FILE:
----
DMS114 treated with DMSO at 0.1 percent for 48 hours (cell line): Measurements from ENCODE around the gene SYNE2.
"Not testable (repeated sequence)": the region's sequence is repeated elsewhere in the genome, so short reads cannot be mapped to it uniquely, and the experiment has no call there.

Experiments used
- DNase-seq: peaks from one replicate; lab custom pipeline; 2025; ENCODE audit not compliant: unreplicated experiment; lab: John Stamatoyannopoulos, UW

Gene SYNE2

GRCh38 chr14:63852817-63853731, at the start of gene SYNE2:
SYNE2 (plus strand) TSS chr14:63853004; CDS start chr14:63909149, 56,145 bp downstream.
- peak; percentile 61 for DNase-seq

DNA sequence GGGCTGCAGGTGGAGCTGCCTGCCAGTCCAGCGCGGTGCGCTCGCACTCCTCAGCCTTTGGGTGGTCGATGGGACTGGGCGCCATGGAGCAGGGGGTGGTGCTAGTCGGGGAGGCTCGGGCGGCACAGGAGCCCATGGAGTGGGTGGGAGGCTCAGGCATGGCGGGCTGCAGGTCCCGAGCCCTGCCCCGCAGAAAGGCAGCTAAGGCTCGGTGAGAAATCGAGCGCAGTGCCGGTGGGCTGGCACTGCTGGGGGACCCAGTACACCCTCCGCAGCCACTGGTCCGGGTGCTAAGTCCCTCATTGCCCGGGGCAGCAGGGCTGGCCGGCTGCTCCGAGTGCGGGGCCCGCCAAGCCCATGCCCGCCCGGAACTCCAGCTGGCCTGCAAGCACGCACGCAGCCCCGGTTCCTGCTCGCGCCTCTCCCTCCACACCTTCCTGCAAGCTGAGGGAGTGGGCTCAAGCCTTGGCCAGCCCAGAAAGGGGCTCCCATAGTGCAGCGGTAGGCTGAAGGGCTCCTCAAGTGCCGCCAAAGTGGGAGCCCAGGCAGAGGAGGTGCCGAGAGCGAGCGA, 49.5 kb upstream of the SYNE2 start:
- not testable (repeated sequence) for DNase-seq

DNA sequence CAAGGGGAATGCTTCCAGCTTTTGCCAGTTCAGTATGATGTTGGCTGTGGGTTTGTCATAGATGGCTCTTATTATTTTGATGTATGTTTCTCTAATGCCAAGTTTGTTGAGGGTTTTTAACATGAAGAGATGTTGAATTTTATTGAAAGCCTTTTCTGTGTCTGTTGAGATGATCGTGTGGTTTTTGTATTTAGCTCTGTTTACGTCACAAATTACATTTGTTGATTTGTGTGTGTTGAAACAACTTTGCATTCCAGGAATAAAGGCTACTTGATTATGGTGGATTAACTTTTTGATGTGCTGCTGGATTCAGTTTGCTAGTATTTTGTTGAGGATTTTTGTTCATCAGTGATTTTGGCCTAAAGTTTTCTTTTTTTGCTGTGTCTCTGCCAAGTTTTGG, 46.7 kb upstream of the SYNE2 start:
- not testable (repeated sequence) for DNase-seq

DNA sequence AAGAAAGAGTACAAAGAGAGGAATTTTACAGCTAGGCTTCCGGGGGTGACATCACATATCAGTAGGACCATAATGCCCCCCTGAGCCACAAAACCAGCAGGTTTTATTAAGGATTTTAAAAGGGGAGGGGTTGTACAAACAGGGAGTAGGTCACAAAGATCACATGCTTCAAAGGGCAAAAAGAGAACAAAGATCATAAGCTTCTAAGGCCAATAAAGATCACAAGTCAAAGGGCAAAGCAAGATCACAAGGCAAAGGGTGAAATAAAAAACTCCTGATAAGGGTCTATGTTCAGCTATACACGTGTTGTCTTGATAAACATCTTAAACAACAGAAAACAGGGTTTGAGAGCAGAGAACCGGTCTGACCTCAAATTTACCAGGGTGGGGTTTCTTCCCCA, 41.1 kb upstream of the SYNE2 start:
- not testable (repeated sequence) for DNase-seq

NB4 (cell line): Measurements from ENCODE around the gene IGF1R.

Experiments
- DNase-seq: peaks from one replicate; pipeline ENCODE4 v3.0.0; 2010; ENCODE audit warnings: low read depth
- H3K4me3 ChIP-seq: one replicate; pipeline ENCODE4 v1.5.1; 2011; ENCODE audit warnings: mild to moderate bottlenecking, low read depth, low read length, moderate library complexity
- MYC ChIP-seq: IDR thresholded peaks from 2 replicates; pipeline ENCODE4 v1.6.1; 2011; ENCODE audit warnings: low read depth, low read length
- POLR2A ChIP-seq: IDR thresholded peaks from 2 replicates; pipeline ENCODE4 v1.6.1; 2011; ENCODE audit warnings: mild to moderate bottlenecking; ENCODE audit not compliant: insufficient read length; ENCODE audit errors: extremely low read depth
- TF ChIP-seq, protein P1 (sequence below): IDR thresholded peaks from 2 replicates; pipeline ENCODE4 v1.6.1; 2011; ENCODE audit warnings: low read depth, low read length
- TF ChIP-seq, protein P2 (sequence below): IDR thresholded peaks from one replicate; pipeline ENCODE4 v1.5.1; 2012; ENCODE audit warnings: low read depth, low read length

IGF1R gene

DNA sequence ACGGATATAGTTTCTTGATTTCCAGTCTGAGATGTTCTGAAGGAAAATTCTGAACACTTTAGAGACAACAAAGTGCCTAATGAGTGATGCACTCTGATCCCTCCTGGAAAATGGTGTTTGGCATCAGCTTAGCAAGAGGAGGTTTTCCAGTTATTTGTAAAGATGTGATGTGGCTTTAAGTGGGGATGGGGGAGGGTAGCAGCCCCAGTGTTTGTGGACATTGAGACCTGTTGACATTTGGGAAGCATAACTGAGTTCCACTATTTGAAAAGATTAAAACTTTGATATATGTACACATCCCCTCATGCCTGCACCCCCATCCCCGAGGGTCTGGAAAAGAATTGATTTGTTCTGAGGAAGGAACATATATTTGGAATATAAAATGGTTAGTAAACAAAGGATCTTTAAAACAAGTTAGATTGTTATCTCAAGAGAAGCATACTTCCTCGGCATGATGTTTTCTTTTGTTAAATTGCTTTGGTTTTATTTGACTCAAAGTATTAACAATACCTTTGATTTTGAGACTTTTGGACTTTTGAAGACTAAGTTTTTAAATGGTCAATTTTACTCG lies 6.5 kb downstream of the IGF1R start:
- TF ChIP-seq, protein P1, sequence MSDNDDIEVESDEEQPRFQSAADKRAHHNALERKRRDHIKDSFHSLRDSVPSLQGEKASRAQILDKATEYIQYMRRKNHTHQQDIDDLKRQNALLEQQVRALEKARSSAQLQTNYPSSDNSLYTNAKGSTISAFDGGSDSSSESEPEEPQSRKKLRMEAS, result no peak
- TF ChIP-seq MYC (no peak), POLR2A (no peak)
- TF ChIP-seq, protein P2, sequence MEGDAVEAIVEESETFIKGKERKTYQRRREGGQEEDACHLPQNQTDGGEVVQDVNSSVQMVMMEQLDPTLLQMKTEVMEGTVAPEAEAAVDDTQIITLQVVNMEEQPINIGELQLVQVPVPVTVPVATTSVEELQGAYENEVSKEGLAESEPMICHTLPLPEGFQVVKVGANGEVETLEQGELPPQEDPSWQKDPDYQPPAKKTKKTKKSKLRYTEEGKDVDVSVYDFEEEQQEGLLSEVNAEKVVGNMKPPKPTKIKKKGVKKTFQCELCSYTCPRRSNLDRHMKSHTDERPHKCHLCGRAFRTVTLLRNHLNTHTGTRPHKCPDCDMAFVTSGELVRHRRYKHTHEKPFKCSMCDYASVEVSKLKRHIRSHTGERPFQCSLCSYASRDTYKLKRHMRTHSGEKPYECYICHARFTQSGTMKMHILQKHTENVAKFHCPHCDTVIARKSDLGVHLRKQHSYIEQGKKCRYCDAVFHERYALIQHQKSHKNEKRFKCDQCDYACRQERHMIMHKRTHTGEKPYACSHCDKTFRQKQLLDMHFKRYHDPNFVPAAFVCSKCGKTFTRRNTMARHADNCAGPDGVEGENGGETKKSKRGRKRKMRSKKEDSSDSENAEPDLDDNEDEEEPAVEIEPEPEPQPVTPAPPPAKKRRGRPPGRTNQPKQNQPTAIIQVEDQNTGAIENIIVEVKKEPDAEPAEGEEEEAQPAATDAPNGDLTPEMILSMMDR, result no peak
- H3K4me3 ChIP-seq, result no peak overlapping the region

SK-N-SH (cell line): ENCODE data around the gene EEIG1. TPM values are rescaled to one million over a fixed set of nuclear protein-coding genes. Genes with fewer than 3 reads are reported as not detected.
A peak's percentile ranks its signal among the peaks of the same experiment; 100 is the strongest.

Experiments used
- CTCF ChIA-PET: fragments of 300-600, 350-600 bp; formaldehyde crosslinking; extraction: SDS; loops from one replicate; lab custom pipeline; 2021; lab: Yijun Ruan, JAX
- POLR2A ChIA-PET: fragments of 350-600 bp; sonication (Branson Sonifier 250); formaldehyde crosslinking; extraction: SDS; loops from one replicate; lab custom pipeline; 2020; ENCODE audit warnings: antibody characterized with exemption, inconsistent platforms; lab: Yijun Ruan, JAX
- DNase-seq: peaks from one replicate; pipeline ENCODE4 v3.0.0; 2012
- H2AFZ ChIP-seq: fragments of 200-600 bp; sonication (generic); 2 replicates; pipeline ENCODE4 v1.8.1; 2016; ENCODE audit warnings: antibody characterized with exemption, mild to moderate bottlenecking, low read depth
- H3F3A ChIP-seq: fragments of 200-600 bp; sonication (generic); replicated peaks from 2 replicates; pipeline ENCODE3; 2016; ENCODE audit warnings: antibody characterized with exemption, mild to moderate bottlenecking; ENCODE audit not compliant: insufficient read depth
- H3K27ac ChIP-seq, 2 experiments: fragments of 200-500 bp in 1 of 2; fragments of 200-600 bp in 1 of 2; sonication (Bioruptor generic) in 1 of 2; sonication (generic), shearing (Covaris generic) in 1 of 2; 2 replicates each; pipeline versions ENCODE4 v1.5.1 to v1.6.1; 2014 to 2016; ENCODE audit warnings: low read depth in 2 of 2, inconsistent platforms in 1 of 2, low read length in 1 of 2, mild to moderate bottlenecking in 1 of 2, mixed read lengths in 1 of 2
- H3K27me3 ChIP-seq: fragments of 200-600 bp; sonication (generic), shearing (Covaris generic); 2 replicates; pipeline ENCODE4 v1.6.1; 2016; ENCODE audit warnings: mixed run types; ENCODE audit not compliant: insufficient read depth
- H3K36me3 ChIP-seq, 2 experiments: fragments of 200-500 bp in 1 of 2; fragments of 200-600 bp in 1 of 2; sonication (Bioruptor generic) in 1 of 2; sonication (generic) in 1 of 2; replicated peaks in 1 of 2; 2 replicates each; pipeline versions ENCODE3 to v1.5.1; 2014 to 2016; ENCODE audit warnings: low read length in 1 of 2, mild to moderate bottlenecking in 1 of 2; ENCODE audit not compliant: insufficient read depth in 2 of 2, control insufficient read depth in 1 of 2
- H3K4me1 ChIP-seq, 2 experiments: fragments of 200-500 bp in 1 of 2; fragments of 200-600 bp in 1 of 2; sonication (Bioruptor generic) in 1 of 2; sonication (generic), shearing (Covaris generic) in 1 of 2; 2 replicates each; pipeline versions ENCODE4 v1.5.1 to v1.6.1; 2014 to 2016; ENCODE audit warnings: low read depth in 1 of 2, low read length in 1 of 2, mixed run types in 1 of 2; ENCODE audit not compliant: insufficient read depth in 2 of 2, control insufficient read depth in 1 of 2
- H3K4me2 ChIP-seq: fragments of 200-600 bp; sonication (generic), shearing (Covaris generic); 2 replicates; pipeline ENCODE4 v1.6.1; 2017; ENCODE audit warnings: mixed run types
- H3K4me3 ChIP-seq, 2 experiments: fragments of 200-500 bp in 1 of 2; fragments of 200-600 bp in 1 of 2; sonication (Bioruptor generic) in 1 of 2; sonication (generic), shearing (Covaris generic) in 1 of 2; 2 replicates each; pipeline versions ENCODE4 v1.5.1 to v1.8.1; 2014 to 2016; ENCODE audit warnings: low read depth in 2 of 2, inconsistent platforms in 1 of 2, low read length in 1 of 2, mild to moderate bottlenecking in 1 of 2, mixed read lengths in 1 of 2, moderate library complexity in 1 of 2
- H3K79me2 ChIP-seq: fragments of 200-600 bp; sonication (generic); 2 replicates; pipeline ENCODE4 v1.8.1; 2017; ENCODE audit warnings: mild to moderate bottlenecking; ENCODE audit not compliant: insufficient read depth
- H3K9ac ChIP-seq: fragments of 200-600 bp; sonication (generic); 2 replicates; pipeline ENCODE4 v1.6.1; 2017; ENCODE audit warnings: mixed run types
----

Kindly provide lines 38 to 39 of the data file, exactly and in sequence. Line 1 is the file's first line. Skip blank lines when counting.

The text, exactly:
- H3K27me3 ChIP-seq: fragments of 200-600 bp; sonication (generic), shearing (Covaris generic); 2 replicates; pipeline ENCODE4 v1.6.1; 2016; ENCODE audit warnings: mixed run types; ENCODE audit not compliant: insufficient read depth
- H3K36me3 ChIP-seq, 2 experiments: fragments of 200-500 bp in 1 of 2; fragments of 200-600 bp in 1 of 2; sonication (Bioruptor generic) in 1 of 2; sonication (generic) in 1 of 2; replicated peaks in 1 of 2; 2 replicates each; pipeline versions ENCODE3 to v1.5.1; 2014 to 2016; ENCODE audit warnings: low read length in 1 of 2, mild to moderate bottlenecking in 1 of 2; ENCODE audit not compliant: insufficient read depth in 2 of 2, control insufficient read depth in 1 of 2